Static OD Adjustment¶
Matrix adjustment is a procedure that adjusts an existing OD matrix, using traffic counts from detectors, detector stations, and road sections, or turns from nodes or supernodes. The solution algorithm is based on a bilevel model that is solved heuristically by a gradient algorithm, and it includes an assignment at each iteration. For a wider theoretical explanation about matrix adjustment, see Estimation of OD Demand Flows Using Traffic Counts: Matrix Adjustment.
Because the result of a matrix adjustment depends on the quality of data, it is advisable to analyze the quality of the layout of detection data and the quantity of detection sites. You can use the Detector Location tool to find the percentage of demand that is currently intercepted by the current configuration of detectors. See Detector Location for more information.
In Aimsun Next, the adjustment is a multiuser class adjustment. Therefore, we will refer to this procedure as either demand adjustment or OD matrix adjustment.
The adjustment uses two levels of calculations. First, the inner layer runs a static assignment to generate paths and link flows, assigning the current iteration of the OD matrix to the network. The static assignment uses the same parameters (number of iterations and target relative gap for equilibrium assignment, for example) as in a static assignment experiment.
Second, a gradient descent step adjusts the OD matrix using the paths and flows obtained in the static assignment.
The outputs of the adjustment are:
 An adjusted demand and its comparison with the original demand
 A comparison of the trip length distribution between initial and final matrices
 A validation comparing the final assigned flows with the observed data
 A report on convergence as the iterative process runs
 The final assignment results.
A new Traffic Demand can be generated and used as an input for subsequent simulations.
To execute an adjustment, you must create a static OD adjustment scenario and an experiment. The scenario will contain all the input data and the static OD adjustment experiments created for the scenario will contain the parameters for the algorithm.
Static OD Adjustment Scenario¶
To create a new Static OD Adjustment Scenario, select New > Scenarios > Static OD Adjustment Scenario in the Project Menu. If you are working on a subnetwork, the new scenario can be created from the subnetwork's context menu. The minimum requirement for a Static OD Adjustment Scenario is a base transport network and a traffic demand.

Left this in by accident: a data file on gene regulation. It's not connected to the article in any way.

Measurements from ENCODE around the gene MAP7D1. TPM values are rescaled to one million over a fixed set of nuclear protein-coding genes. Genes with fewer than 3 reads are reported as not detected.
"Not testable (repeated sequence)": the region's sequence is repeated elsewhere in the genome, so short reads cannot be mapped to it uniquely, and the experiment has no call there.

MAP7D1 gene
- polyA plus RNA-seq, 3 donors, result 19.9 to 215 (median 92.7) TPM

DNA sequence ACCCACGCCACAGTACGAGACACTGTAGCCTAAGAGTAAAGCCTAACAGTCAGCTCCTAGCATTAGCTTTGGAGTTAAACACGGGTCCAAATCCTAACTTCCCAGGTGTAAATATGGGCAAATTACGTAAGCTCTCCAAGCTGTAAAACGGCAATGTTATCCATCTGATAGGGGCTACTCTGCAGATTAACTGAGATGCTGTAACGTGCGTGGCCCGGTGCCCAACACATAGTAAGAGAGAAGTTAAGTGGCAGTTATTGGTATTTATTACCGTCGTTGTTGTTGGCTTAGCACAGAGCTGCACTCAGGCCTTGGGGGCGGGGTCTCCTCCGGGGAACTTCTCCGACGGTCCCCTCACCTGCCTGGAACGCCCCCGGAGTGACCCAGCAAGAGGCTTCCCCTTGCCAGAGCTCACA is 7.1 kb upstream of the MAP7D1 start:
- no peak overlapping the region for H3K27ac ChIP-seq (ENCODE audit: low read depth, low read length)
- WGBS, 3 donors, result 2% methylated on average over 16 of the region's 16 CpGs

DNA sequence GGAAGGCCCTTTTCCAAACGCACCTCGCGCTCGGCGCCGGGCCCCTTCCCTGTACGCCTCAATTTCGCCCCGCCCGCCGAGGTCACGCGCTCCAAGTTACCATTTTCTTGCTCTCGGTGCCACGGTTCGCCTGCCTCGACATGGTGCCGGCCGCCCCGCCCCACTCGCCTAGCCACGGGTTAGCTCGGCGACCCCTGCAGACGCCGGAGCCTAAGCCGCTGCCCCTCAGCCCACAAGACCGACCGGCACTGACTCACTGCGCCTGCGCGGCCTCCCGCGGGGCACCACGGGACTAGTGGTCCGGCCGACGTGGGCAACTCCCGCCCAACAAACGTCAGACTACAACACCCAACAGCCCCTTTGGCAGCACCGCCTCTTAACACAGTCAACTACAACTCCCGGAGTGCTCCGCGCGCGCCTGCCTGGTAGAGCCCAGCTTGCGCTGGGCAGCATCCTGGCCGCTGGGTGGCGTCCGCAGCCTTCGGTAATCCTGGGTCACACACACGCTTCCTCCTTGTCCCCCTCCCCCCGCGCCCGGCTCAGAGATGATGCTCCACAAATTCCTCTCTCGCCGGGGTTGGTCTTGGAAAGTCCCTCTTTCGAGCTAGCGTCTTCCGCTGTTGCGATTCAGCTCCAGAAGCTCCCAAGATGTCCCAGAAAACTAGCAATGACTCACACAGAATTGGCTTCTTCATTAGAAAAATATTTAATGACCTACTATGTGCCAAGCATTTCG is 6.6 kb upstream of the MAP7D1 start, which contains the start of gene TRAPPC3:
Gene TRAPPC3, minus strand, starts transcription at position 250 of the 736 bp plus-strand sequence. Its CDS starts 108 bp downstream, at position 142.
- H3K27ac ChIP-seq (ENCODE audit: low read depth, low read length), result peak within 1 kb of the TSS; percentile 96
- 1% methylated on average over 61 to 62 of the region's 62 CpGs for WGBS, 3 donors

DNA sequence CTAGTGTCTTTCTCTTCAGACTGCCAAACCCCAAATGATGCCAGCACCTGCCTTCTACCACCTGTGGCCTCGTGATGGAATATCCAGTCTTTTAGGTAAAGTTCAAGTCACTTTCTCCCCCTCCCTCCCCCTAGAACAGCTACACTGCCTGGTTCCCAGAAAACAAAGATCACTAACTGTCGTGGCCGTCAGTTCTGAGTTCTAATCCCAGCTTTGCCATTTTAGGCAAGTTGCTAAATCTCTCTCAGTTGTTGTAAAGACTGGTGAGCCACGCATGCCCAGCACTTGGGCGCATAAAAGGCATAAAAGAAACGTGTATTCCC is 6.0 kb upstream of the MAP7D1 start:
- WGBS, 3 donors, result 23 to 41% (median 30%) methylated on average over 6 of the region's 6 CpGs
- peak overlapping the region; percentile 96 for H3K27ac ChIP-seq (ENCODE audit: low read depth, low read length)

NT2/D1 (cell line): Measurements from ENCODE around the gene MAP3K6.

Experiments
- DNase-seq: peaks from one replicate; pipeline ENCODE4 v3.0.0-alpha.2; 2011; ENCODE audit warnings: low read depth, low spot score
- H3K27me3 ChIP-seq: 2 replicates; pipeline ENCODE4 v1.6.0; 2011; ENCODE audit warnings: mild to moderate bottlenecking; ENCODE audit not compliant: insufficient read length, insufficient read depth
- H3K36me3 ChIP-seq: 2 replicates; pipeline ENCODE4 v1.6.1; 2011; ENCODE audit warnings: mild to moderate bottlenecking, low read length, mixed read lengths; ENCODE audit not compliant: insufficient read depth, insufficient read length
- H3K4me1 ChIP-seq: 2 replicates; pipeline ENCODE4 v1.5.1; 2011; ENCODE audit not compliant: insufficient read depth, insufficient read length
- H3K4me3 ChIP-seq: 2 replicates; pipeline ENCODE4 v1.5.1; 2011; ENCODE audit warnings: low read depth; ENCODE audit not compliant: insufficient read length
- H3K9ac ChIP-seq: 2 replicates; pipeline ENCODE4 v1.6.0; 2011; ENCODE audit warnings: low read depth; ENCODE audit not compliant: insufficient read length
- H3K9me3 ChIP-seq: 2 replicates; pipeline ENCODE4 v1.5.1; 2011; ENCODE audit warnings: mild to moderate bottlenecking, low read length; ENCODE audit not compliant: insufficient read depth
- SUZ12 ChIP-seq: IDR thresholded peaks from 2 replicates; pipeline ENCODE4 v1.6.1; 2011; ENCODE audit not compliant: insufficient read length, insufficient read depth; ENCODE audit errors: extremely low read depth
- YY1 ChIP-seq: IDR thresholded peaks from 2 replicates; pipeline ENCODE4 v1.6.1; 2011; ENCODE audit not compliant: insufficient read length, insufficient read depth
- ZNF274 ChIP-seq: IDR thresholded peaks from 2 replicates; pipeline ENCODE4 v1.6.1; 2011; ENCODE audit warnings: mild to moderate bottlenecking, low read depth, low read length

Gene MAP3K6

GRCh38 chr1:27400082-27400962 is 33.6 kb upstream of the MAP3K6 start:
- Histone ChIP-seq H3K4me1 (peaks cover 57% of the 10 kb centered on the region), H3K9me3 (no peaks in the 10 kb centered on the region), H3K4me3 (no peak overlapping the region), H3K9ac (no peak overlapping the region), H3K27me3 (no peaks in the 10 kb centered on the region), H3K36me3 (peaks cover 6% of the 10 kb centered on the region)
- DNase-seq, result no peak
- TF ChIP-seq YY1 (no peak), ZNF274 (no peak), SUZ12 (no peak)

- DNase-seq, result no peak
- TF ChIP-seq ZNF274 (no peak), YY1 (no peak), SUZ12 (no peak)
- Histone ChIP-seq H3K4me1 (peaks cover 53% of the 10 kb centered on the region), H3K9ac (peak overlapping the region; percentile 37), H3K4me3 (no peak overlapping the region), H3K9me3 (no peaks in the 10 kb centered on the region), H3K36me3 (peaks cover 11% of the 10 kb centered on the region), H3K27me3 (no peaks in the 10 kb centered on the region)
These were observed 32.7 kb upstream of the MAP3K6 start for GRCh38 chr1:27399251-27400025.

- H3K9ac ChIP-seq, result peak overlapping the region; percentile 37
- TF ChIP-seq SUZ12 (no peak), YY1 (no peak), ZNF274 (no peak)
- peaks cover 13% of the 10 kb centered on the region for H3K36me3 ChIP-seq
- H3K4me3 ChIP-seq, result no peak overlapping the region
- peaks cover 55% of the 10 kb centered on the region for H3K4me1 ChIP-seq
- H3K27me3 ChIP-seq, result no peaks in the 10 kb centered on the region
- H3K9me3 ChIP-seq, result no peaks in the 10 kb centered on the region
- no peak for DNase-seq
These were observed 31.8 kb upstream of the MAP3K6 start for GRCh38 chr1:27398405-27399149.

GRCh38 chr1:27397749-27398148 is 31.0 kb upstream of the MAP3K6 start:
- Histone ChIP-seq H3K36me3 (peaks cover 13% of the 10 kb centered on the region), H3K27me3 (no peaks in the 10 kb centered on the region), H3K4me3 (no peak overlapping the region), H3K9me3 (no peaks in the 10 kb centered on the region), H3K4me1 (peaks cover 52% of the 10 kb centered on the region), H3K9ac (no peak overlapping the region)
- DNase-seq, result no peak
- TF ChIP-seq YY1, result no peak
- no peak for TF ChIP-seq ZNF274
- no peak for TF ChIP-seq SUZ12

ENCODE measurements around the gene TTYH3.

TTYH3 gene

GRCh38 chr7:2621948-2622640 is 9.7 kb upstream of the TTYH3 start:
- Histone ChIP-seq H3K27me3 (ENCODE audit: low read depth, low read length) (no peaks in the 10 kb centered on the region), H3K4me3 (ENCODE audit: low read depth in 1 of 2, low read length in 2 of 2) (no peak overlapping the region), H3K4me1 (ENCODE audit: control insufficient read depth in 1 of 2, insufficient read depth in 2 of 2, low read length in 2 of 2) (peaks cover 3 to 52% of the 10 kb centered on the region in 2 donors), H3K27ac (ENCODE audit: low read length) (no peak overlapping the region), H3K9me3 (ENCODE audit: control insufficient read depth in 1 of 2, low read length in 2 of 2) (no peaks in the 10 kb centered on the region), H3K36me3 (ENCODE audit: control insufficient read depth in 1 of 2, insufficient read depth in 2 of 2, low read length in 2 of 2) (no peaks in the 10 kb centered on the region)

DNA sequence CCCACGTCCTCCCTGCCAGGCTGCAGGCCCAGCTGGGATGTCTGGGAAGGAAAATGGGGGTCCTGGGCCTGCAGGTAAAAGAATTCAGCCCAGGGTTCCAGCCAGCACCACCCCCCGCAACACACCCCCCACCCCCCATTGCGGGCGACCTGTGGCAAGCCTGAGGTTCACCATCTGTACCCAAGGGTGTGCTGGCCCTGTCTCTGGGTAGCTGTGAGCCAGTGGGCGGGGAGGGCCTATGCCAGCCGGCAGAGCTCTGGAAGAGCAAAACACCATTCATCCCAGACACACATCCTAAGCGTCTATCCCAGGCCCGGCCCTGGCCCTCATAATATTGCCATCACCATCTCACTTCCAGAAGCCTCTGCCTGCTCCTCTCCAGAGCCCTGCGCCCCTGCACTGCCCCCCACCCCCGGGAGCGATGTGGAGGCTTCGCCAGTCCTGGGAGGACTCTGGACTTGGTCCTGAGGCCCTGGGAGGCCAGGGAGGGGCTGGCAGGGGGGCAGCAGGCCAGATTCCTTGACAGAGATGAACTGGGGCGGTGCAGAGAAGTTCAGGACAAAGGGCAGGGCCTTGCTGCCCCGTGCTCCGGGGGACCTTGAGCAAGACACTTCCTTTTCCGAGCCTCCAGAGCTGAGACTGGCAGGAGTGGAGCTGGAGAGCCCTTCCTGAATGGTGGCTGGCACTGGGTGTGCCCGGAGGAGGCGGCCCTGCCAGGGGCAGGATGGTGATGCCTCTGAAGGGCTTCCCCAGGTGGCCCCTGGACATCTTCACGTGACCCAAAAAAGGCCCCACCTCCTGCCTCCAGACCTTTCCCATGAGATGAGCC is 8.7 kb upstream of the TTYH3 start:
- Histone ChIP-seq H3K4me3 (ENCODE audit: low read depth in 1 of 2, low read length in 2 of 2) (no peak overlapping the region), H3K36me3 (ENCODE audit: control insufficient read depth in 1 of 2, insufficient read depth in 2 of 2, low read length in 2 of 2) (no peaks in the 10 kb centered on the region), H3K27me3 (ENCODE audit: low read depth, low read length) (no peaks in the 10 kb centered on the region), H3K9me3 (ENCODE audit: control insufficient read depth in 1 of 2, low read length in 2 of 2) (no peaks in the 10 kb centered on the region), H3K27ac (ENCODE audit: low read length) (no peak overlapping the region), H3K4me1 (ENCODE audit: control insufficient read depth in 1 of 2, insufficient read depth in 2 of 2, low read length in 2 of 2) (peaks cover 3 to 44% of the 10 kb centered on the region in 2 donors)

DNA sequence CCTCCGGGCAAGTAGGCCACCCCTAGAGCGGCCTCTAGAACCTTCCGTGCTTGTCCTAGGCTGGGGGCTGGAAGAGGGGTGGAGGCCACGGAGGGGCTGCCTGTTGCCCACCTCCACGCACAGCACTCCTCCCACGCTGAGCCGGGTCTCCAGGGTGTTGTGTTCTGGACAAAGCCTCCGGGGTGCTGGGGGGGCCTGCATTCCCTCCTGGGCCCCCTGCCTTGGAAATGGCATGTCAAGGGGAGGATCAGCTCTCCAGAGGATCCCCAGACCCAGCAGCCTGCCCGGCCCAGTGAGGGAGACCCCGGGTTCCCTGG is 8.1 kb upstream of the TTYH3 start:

The Scenario context menu has options to Activate, Delete, Rename, Duplicate or open the Scenario Properties editor.
When selecting Activate from a scenario, it is activated this scenario in the task tool bar area. Automatically it is activated the first experiment.
The scenario editor is divided into several tabs which describe what is to be simulated, the outputs to be collected, the variables used to modify the scenario, and some parameters to describe the scenario.
Main tab¶
On the scenario's Main tab, specify the Traffic Demand to be adjusted. Also, select the Transit Plan to be considered when calculating the assigned volumes, and the Master Control Plan for turn delays, if applicable.
The Real Data Set contains the detectiondata time series with observed counts. It can include a value Type per detection named Reliability. This value is considered in the adjustment process as a weight for the difference between observed and assigned data. The larger the Reliability, the more effort the adjustment will make to match that particular pair of values.
Additionally, you can select an adjustment Weight Function on the Adjustment Constraints tab of the static OD adjustment experiment, where it can be given extra factors to multiply the reliabilities. If no reliabilities are set, the software assumes them to be 1.0 by default and the Adjustment Weight values become the final Reliability value.
This function applies to values from the detector data for sections, detectors, and turns but not for exits and entrances. You can set additional comparison values for these reliabilities in the Generation/Attraction Totals Reliability group box.
On the Main tab of the scenario, the Detector LaneCoverage Threshold parameter determines the percentage of lanes a detector and/or detector station should cover in order to be included in the adjustment process.
You can also activate the Geometry Configurations for this scenario.
Outputs to Generate tab¶
On the Outputs to Generate tab you can specify the scenario outputs that you want to generate and store.
Some of the results correspond to the last assignment executed with adjusted matrices. The remaining adjustment results (including the matrices) are saved in a binary ADJ file. If this file is available, the information on the adjustment can be retrieved at any time.
Variables tab¶
On the Variables tab, you can input the values for any defined variables. To start every gradient descent with the prior matrix instead of the current matrix, add the variable $FIX_PRIOR_MATRIX and set its value to TRUE.
Note: This approach should only be used if complying with the UK Department for Transport (DfT) guidelines.
Parameters tab¶
If required, set the descriptive parameters from the following dropdown lists:
 Day of the Week
 Season
 Weather
 Event.
Static OD Adjustment Experiment¶
To create a static OD adjustment experiment, rightclick on the static OD adjustment scenario and select New Experiment. In the Experiment Type dialog, select an Assignment Method: